Unlike previously when it was mandatory to physically attend classes at a campus for you to graduate as a physical therapist, you now can study for your degree from the comfort of your home. There are a few things you should keep in mind before you undertake an online course.
The first thing you should do is research all the schools that give you the option to study online. You should check that these are reputable schools that have accreditation, whether regionally or nationally. Once you have a list of the schools, you should compare and contrast their fee structures. Some schools will be more expensive than others. Doing this will help you select the one that is more suited to your budget.
One of the unfortunate truths about college is that theft can still occur there. Your car can be broken into, and your bike can be stolen.
Easily one of the biggest targets for thieves is laptops. Think about it — you’re holding a one-thousand dollar piece of technology designed to be portable. For thieves, stealing a laptop isn’t too hard, and few people will even notice. During my freshman year, my friend’s car was broken into and his computer was stolen. One student even broke into an on-campus apartment to steal computers.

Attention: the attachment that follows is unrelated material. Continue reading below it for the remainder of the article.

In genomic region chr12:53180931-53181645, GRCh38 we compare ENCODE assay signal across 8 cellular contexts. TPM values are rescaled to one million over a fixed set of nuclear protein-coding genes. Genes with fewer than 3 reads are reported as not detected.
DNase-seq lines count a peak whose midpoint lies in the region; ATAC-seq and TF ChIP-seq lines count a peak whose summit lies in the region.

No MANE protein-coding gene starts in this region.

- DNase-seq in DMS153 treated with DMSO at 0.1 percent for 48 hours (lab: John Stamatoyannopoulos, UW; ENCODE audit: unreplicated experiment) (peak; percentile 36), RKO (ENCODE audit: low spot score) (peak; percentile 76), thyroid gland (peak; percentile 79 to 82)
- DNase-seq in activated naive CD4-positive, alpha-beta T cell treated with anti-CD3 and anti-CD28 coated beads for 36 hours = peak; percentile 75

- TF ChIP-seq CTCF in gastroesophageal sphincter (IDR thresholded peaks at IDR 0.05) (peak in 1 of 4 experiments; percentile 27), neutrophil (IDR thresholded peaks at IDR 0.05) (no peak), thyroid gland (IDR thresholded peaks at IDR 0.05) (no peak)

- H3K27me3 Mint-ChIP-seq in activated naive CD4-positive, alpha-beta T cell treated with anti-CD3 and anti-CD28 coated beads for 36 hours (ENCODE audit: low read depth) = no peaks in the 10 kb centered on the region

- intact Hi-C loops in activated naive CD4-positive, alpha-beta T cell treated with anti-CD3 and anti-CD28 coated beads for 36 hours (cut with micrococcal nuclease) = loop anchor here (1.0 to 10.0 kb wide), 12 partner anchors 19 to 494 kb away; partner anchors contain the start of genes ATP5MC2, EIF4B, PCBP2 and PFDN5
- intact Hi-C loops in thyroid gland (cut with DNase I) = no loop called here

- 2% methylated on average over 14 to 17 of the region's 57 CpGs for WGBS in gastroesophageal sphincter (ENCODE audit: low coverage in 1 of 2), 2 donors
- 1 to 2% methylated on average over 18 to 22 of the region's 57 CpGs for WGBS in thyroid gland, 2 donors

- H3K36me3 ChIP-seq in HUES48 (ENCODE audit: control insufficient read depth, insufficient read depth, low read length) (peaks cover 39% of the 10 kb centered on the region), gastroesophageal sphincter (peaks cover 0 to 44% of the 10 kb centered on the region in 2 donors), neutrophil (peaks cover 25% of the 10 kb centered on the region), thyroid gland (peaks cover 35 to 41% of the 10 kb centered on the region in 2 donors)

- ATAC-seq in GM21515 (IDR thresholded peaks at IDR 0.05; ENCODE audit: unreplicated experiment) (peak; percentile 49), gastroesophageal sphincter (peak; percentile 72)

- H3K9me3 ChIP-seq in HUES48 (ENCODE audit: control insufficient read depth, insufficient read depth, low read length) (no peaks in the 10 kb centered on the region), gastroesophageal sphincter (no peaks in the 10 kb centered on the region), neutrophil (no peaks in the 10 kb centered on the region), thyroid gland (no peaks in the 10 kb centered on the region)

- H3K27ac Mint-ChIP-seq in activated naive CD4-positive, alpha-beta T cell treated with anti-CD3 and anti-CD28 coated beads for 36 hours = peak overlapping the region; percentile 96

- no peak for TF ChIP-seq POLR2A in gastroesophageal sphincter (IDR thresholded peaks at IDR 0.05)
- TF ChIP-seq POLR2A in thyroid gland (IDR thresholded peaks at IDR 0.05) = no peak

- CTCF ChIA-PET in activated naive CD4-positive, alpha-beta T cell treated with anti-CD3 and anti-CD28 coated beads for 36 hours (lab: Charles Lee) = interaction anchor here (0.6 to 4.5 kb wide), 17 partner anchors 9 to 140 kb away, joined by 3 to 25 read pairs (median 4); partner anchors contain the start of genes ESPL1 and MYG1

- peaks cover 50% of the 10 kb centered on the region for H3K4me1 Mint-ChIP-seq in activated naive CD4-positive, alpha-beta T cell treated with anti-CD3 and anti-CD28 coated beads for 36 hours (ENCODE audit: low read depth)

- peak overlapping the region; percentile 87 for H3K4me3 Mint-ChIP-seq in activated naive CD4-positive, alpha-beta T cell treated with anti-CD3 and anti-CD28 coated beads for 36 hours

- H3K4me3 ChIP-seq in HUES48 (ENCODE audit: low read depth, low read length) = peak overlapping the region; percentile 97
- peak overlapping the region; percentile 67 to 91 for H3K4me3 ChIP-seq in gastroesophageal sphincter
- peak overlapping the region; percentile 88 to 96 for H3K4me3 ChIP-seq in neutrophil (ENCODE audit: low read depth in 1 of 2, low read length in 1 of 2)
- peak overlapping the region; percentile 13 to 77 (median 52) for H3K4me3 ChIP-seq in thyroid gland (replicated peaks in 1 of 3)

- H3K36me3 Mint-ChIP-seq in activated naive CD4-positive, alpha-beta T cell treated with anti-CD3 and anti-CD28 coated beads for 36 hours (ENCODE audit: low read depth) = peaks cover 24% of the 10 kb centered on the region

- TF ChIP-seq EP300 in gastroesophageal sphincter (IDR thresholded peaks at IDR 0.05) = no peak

So how can you protect your valuable laptop from theft?
My hard work paid off, I got my certificate and SAT and I will be leaving for college next year, if you are like me you’ll probably be filling out a housing application soon. In an application, you may have a choice about what size dorm room you’d like to live in, where you specify if you want a single, double, triple, or a quad.